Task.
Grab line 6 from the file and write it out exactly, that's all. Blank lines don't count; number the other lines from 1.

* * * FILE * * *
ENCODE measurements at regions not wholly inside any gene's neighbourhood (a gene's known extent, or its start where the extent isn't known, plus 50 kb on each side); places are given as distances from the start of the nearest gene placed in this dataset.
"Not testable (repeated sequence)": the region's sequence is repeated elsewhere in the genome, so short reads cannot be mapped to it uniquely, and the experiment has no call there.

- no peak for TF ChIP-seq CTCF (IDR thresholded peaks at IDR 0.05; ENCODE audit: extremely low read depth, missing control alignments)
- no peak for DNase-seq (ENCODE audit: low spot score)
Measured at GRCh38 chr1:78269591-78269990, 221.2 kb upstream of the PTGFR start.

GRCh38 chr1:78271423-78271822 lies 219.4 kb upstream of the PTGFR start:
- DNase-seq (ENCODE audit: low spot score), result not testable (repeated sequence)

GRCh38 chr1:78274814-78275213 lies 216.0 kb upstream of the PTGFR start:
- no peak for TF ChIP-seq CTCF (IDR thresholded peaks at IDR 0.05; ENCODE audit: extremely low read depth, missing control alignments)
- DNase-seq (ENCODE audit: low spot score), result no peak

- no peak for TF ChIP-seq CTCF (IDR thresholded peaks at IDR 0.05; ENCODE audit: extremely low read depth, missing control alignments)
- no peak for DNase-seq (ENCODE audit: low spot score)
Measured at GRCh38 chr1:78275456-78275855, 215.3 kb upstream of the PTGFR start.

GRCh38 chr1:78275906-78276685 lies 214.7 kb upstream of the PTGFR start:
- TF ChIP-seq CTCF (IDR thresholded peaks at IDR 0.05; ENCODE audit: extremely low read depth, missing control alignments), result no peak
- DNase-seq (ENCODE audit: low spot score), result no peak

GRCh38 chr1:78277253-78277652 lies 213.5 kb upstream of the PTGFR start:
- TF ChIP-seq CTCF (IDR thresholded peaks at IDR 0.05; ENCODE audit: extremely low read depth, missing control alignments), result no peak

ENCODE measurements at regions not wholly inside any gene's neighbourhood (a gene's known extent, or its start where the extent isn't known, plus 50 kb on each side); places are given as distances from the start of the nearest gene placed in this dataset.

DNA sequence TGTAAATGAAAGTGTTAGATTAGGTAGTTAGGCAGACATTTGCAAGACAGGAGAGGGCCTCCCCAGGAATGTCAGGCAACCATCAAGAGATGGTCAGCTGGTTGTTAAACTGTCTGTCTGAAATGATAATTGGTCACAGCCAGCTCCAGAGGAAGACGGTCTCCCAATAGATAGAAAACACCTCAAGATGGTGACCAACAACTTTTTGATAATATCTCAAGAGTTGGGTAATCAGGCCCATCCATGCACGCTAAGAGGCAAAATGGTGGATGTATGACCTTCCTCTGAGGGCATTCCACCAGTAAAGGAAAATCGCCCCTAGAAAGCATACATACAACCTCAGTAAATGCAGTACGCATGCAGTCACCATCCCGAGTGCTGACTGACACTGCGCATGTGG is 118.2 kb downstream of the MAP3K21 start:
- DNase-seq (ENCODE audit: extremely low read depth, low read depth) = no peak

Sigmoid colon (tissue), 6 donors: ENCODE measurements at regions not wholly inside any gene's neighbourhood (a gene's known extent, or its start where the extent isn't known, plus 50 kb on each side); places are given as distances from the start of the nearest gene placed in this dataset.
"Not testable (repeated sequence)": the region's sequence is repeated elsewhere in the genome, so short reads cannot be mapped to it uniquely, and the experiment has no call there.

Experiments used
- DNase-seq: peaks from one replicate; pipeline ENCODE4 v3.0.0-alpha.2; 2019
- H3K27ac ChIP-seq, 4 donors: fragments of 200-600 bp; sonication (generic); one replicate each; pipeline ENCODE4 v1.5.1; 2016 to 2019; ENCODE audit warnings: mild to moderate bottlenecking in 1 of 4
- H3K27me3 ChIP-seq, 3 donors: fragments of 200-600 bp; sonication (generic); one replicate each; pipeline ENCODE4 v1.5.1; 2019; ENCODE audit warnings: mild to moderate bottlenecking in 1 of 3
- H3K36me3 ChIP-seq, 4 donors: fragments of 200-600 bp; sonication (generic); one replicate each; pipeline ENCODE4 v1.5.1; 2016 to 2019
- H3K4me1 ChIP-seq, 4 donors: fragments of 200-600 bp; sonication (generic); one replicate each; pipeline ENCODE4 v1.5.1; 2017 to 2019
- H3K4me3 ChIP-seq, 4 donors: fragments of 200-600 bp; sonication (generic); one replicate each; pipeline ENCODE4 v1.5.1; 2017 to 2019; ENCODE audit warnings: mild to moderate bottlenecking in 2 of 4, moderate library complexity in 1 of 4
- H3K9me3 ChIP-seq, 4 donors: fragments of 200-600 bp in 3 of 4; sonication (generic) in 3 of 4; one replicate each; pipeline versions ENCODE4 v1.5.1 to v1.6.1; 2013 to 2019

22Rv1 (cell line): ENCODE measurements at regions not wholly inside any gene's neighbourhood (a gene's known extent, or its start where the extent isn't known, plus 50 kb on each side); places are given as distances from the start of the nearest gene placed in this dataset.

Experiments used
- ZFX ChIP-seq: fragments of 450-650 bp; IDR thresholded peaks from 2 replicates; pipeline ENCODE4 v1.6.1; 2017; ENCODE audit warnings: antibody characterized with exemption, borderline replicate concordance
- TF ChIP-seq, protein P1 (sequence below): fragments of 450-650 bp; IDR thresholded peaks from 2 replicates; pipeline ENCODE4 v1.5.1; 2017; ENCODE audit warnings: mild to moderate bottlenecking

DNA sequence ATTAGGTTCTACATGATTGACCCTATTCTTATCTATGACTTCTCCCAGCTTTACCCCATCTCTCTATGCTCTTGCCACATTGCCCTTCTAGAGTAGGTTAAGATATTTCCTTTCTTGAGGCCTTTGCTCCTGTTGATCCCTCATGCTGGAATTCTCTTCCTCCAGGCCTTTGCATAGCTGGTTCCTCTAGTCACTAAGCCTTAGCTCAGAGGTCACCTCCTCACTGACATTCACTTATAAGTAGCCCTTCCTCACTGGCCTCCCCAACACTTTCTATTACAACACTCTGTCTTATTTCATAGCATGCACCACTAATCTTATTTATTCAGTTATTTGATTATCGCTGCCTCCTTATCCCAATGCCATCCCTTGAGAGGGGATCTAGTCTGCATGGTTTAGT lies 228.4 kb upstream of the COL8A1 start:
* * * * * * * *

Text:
GRCh38 chr1:78271423-78271822 lies 219.4 kb upstream of the PTGFR start: